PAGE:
“The commodity price boom is over and anyone with half a brain knows that.” so said Martin Ferguson, Australia’s Resources minister this morning.
After the release of the last FOMC meeting minutes showed that the FOMC closely discussed all its options for providing more monetary stimulus. Most members, although not all, stated that they believed that the US economy is still not strong enough to stand on its own and have a sustainable recovery. There are just too many headwinds.
Given that whilst the market may have looked at the US economic data released in the last 3 weeks as showing some improvement, it has not been at such a level that the FOMC members arguing for more QE would change their view at the September 12th-13th meeting. So the market has had a huge about face and now expects a huge stimulus programme to be launched at that meeting and expects Bernanke to allude to that at his August 31st speech at Jackson Hole.
But the markets will be disappointed again. Firstly Bernanke has no mandate to announce any QE at Jackson Hole as he will not have had a vote from the FOMC – what he may however state is what he said back in 2002 when he outlined what the Japanese did right and wrong in their lost decade. Secondly, there are plenty of doubters within the FOMC as to the efficacy of any QE and as such this time round it is very likely that any asset purchases announced will be significantly less than previously and probably will be reviewed at the December FOMC meeting. Those FOMC members opposing more QE will look at the inflation expectations to justify their opposition, so I see it as 50:50 as to whether we get QE3 and even if we do it will be a watered down version.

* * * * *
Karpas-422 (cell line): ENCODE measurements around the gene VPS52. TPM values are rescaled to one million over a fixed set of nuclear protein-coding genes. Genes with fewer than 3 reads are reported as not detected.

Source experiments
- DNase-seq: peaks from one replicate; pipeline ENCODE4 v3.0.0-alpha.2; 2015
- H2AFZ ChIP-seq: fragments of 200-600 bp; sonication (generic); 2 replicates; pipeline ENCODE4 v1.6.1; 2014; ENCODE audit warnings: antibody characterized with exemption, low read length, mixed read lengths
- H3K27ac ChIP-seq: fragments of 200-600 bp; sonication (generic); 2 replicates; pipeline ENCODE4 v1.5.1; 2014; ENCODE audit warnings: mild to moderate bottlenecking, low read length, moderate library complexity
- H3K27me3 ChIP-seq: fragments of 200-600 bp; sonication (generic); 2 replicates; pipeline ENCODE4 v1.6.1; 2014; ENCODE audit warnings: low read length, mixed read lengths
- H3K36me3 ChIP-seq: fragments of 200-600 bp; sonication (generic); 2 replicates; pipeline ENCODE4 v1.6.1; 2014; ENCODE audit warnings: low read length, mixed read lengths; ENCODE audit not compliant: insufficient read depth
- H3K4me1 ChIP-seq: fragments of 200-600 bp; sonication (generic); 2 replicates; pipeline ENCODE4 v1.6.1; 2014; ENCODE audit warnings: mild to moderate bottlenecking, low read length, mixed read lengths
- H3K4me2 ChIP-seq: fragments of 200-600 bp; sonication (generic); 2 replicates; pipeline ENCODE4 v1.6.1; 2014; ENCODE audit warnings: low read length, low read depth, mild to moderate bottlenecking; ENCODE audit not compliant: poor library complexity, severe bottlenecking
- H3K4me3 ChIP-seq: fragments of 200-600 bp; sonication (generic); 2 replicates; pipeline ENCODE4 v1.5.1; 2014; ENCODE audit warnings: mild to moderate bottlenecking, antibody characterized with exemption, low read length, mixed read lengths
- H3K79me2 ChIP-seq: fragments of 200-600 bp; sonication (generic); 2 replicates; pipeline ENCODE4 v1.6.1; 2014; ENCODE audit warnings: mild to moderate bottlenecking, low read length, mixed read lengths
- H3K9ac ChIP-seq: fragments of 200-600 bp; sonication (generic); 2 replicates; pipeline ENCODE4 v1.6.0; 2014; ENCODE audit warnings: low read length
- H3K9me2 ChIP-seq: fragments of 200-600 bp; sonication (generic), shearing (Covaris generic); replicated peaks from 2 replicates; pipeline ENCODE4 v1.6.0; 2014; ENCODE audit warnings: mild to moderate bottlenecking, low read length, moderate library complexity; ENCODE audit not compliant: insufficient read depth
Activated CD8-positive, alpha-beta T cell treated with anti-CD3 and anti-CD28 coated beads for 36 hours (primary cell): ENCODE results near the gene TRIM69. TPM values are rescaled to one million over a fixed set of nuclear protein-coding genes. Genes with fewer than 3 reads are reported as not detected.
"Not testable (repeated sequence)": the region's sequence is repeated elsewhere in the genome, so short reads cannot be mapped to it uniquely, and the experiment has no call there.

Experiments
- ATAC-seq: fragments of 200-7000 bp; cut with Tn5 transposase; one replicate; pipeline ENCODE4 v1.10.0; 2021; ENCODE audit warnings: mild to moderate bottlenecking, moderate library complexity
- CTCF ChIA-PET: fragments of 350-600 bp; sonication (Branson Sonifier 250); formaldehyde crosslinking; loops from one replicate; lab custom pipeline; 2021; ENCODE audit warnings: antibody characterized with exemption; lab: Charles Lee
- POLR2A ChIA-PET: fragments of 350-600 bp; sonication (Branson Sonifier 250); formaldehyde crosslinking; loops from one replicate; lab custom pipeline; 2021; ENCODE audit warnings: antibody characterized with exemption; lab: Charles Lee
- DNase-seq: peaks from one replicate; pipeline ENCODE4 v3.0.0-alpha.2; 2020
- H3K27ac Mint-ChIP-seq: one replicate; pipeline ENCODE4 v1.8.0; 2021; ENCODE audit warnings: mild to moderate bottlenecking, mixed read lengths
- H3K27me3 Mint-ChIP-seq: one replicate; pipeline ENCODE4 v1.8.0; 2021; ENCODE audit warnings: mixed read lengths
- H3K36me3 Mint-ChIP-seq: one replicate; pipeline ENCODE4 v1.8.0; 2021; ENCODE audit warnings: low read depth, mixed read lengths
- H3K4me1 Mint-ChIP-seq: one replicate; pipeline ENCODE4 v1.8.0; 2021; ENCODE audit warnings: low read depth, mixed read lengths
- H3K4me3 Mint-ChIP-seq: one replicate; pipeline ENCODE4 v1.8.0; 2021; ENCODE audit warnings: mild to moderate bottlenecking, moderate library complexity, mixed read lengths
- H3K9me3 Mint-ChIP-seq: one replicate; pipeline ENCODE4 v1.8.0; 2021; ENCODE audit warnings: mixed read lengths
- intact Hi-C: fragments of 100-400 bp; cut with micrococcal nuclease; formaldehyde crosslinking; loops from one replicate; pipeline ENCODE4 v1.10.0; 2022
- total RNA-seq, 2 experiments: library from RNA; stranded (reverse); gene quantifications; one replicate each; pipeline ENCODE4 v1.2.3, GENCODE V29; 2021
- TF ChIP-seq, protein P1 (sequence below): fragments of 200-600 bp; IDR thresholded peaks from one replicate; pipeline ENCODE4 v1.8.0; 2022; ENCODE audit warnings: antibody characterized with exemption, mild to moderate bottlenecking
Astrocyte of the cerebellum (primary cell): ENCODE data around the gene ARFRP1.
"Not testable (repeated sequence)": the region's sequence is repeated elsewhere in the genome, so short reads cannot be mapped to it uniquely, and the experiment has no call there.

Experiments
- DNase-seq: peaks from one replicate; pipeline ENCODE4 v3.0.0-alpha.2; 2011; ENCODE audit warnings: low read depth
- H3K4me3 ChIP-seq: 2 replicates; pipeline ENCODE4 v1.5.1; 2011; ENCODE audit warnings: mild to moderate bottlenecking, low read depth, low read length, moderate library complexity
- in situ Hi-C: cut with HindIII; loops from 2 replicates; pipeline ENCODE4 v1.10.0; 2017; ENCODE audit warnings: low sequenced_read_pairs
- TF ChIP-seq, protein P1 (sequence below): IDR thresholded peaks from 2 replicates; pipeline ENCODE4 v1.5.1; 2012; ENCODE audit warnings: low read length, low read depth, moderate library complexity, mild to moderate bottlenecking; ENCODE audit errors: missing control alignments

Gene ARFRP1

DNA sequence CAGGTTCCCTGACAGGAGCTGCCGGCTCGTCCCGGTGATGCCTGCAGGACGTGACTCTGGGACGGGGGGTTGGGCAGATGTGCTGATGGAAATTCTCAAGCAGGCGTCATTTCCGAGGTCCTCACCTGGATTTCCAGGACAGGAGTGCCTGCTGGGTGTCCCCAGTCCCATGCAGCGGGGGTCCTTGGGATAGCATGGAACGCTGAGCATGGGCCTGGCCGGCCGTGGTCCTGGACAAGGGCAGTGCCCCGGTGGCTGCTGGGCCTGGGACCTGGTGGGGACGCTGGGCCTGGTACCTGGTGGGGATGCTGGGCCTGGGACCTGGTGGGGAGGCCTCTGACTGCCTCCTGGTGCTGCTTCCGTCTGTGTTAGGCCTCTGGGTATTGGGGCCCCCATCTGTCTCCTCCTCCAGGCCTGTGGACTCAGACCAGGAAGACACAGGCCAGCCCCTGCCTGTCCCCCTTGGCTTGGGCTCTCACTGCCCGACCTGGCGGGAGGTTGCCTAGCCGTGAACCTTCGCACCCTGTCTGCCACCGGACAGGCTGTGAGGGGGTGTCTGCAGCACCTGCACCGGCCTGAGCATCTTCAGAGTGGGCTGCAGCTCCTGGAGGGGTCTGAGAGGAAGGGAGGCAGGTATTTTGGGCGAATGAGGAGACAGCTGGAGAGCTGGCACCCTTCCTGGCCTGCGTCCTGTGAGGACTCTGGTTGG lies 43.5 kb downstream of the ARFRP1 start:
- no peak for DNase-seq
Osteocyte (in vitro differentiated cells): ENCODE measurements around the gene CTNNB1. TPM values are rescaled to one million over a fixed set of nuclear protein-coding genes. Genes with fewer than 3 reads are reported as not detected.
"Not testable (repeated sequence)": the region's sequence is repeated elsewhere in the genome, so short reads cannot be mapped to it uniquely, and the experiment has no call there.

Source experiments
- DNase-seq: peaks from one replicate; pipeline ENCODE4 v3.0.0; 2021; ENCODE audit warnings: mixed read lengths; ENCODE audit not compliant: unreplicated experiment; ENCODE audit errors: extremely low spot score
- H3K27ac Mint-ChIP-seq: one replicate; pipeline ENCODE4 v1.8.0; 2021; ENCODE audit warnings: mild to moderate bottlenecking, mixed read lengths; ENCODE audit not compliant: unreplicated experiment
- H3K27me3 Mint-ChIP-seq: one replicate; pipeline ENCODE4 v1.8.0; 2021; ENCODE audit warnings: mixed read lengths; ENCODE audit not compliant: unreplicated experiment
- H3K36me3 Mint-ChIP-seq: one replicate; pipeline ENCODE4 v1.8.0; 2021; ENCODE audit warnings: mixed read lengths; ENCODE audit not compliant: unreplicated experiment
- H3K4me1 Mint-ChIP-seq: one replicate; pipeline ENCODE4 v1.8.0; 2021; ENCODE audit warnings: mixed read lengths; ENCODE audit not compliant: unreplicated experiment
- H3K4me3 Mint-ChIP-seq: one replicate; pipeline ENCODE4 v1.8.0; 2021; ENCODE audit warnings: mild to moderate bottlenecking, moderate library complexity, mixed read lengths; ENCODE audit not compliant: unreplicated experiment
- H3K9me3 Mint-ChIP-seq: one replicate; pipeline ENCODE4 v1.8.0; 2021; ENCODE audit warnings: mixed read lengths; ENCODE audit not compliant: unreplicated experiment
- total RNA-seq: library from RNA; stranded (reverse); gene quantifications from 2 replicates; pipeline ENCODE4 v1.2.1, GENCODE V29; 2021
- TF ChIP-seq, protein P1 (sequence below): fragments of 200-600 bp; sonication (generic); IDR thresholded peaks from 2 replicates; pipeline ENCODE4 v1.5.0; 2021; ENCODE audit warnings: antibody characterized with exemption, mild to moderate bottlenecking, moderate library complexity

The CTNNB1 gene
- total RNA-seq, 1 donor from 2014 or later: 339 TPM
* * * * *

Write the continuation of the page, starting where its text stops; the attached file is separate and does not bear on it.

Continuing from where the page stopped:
That hasn’t stopped the commodities and US equity markets from rallying though as the US$ weakened against all the major currencies.
But the reason behind the need for further QE is exactly why commodity prices should be falling- that is that Global growth is stalling and as the Australian minister put it so succinctly, “…anyone with half a brain knows it” . So this rally is the same as we always see when QE is rumoured. It is a classic buy the rumour and sell the fact scenario. Everyone will rush for the exit if any QE is announced or as is even more likely disappointed at the level of any QE. So I do not expect any commodity rally to last.
Yet again though the FOMC minutes have done the reverse of what the Fed wants. Implied Interest Rate Volatility has risen since the minutes were released and is set to rise significantly further. One paragraph inside the minutes points to the fact that the FOMC is not expecting to tighten monetary policy and change its 0-0.25% funds target until well after any economic recovery has started and as such is really saying that the low interest rate policy is here to stay, probably for the next 3 to 4yrs at least. As such it makes the front-end of the US Treasury curve cheap. 5yr Treasury yields have fallen 11bp in the last 2 days to stand at 0.68%, but if rates are staying at close to zero even until the end of 2015, then they have at least another 18bp to fall and 5yr Treasury yields will fall below 0.50% . Whilst that occurs we will see a sharp rise in implied volatility in that area of the interest rate curve. And that rise in the price of hedging interest rate risk will have to impact other markets.
It all points to further declines in US Treasury yields across the curve. After the moves last week have mostly been reversed, the shorts in the Treasury market will now need to be covered. I would expect the news flow from Europe to continue to be negative and as such 10yr US Treasury yields should end the month at or around where we started. 1.50%.